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Soil contamination stalls South St. Pete project

Veronica Brezina



An aerial sketch of the development at 22nd Street South. All images: City of St. Petersburg.

The multi-pronged Sankofa project, which includes affordable housing and commercial uses, is facing challenges due to contaminated soil at the South St. Pete site.

The project site is in the area known as The Deuces, across from the Manhattan Casino, at the southwest corner of 6th Avenue and 22nd Street South. It entails the Sankofa development team building 24 two-story affordable townhomes and 40,000 square feet of commercial space that would be able to house retail, office and restaurant/café uses with outdoor seating, an incubator and micro-office spaces.

During a Feb. 7 Citizen Advisory Committee South St. Petersburg Community Redevelopment Area (CRA) meeting, City Architect Raul Quintana informed the committee members the soil contamination was discovered through sampling, and they are now working with the DEP (Department of Environmental Protection) on the removal process. Soil contamination is commonly found at industrial sites.

A dry-cleaning business and metalworks building once operated at the location.

The Sankofa site in South St. Pete.

Quintana said the proposed residential area is “fairly clean” as most of the contamination is on the edge of the property along Fairfield Avenue and 22nd Street South.

When the contamination is removed, it is considered to be a brownfield area versus a site, said St. Petersburg Director of Economic and Workforce Development Brian Caper. With the brownfield designation, developers can tap into a state program that reimburses developers through brownfield site rehabilitation agreements, which is what the city and Sankofa are pursuing.

Quintana also spoke on the importance of the brownfield site designation, which identifies a site where environmental contamination exists in the soil, surface water or groundwater. A required condition of the agreement, he explained, calls for the formation of a brownfield advisory committee or the use of an existing committee to collect public input and provide oversight.

“This process is going to be able to reimburse the city for our expenditures on cleaning the site,” Quintana said, noting the city may potentially be fully reimbursed for the remediation efforts, which are projected to cost $500,000.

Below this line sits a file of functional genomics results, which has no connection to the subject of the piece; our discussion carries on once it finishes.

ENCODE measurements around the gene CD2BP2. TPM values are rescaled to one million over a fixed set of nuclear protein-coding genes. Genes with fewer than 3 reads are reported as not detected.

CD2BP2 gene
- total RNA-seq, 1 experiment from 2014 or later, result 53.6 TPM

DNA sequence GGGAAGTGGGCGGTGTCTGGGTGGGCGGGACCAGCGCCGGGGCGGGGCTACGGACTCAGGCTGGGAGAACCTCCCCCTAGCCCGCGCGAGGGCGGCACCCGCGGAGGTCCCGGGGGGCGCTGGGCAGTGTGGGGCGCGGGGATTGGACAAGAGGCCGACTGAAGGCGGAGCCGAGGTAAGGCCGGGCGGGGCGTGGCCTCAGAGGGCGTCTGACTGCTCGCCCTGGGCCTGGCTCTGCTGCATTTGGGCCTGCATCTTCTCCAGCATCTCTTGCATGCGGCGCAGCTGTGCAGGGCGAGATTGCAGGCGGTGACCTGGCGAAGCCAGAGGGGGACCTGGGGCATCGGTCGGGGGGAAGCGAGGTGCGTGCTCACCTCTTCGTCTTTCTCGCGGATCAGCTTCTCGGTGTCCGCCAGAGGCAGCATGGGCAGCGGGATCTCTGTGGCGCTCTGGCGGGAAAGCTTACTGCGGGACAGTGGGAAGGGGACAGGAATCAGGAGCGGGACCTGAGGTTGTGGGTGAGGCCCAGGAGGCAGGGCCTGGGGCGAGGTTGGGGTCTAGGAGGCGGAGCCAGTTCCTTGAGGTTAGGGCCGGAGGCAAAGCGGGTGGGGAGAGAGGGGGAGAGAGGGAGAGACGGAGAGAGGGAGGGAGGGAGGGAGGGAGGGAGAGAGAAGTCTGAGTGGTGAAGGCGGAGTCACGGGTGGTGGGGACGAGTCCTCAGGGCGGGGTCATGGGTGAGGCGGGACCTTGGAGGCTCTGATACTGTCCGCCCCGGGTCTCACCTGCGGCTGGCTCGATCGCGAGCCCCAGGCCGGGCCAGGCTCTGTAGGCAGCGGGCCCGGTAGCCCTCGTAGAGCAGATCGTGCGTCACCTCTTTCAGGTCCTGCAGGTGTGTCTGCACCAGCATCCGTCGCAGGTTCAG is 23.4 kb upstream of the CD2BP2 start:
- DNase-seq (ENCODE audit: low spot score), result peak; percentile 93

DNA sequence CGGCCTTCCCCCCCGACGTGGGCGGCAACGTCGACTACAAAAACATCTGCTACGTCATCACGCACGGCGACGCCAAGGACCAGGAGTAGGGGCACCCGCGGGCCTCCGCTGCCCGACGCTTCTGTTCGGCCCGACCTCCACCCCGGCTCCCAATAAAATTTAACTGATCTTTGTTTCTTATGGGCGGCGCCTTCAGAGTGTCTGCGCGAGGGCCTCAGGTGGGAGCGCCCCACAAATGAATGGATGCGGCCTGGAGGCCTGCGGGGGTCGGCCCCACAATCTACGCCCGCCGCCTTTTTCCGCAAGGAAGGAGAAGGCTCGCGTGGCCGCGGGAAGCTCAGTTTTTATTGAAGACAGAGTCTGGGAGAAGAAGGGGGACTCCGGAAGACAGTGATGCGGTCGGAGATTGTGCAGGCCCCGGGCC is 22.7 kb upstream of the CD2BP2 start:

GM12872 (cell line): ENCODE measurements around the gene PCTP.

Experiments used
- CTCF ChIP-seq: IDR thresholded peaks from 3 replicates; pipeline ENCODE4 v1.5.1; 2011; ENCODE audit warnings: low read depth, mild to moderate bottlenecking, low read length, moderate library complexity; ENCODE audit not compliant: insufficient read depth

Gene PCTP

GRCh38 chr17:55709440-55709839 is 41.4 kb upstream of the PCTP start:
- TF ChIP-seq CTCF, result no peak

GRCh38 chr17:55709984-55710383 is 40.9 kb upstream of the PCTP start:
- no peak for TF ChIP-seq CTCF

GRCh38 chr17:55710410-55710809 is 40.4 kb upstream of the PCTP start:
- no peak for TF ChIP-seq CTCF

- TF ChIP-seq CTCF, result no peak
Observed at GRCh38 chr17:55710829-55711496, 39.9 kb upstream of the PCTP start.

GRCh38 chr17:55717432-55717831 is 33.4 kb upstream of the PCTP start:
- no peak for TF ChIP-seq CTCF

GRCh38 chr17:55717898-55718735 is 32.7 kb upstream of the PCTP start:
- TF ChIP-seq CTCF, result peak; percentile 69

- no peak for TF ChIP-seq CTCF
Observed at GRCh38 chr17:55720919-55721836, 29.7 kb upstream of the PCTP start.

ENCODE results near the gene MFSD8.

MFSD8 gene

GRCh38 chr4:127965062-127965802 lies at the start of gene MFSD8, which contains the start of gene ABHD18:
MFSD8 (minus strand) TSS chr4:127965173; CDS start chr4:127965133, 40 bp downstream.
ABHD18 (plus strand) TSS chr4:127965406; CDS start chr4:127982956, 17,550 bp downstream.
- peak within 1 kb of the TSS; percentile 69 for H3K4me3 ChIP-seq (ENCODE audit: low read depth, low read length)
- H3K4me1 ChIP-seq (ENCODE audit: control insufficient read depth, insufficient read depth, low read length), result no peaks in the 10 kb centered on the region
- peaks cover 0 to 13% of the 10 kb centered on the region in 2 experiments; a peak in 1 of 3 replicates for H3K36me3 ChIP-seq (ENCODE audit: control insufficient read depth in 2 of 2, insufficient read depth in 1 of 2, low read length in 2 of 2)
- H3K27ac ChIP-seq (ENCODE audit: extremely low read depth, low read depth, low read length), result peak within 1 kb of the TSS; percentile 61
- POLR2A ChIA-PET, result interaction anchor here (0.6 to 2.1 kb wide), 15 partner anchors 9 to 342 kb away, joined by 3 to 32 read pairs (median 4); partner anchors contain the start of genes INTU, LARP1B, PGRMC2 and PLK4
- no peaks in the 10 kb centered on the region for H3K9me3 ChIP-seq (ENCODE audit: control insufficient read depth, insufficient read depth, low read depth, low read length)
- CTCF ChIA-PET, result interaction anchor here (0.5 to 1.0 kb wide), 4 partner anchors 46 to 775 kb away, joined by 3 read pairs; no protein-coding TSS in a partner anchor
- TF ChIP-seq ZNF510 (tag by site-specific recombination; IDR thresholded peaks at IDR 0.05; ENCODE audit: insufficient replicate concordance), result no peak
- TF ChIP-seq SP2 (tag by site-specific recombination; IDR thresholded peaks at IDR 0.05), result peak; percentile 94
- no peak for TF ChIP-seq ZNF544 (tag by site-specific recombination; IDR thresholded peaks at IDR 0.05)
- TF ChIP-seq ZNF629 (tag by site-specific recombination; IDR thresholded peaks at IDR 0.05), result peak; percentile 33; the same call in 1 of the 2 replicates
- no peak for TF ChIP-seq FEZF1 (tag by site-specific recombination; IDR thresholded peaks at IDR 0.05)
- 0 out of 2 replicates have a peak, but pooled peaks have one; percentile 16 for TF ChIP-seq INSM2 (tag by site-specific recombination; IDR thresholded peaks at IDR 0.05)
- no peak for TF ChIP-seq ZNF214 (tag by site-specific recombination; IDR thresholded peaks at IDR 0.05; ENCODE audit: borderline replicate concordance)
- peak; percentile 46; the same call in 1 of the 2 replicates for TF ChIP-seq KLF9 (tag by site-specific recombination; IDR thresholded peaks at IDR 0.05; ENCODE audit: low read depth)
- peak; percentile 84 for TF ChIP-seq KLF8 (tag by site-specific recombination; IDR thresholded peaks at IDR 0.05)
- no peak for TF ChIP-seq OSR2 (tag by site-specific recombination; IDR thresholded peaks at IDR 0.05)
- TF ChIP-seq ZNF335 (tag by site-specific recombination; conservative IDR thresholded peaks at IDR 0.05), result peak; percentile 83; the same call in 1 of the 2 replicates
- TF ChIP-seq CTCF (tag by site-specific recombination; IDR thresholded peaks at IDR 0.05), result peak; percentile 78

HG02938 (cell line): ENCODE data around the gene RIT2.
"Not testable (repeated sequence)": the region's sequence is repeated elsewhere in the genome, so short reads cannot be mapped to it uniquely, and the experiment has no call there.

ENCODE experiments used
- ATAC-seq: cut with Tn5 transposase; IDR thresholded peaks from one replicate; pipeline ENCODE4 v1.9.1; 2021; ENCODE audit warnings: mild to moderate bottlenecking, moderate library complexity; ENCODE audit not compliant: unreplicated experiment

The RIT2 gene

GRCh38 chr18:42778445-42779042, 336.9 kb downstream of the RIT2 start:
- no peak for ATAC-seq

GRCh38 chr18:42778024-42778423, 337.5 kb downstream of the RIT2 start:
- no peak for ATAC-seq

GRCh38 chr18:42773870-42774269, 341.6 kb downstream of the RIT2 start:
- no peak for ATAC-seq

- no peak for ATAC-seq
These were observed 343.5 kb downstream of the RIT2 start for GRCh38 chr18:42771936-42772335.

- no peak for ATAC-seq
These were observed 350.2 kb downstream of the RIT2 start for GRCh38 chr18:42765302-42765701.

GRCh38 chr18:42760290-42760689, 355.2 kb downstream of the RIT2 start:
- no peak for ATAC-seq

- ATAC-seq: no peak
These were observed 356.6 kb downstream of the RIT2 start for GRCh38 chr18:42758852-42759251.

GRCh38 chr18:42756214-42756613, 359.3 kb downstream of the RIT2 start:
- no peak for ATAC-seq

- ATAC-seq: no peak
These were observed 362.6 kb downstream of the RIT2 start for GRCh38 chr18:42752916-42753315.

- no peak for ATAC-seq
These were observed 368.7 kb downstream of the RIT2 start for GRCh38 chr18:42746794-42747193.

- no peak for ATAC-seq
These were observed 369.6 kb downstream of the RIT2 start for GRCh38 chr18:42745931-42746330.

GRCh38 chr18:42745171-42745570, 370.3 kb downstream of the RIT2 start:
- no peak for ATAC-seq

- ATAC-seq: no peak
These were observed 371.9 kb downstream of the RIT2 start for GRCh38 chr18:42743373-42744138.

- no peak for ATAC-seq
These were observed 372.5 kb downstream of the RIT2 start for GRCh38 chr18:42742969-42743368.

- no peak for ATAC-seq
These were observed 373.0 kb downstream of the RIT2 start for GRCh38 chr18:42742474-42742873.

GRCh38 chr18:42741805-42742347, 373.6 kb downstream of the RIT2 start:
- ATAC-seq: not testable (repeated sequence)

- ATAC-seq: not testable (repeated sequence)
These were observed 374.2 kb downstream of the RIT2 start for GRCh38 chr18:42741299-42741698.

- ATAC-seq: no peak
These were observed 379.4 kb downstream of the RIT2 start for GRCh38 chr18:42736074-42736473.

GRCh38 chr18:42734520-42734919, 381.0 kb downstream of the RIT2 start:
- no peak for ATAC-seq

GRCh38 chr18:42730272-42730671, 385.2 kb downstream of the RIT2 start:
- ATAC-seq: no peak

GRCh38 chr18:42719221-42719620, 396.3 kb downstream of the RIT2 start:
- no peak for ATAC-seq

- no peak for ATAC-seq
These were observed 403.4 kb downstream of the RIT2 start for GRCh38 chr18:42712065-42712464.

The contaminated soil removal will require a DEP-approved plan, and the brownfield site rehabilitation plan must also be approved.

Sankofa and the city are currently in the final design phase with Tampa-based Horus Construction Services Inc., which is reaching out to small businesses to participate in the construction.

The goal is to commence construction on the residential component by mid or late summer, pending city approval of the contract. The townhomes would be dedicated to those earning 120% or below the area’s median income (AMI). Construction on the commercial aspect would follow.

The project was initially expected to be completed this year, according to city records.

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  1. Avatar

    Suzanne Hoagland

    February 12, 2023at1:25 pm

    I would like to know what exactly are the AMI’s right now? How m often to they change? What exactly is median income? My rent gets raised at least twice sometimes three times a year. I am now paying over half of my income on rent.
    I am a retiree and my income does not go up but my tent does! Help me understand what is going on…

  2. Avatar

    Robert Matthews

    February 12, 2023at5:37 pm

    Trichlorethane is a common dry cleaning solvent ! It has contaminated thousands of sites around the country!

  3. Avatar

    Richard Philip Blommaert

    February 13, 2023at5:12 pm

    The Dome / gas plant area was the site of the City’s early trash dump. It is undoubtedly a “brownfield” And would require remediation for 24 occupancy.

  4. Avatar

    Shirley Hayes

    February 13, 2023at7:22 pm

    Thank you for the update. I was wondering what was happening with that project. This only one of the areas in South St. Pete, especially in the ‘Black’ community where this issue has occurred. We additionally need ‘Rent control’ measures.

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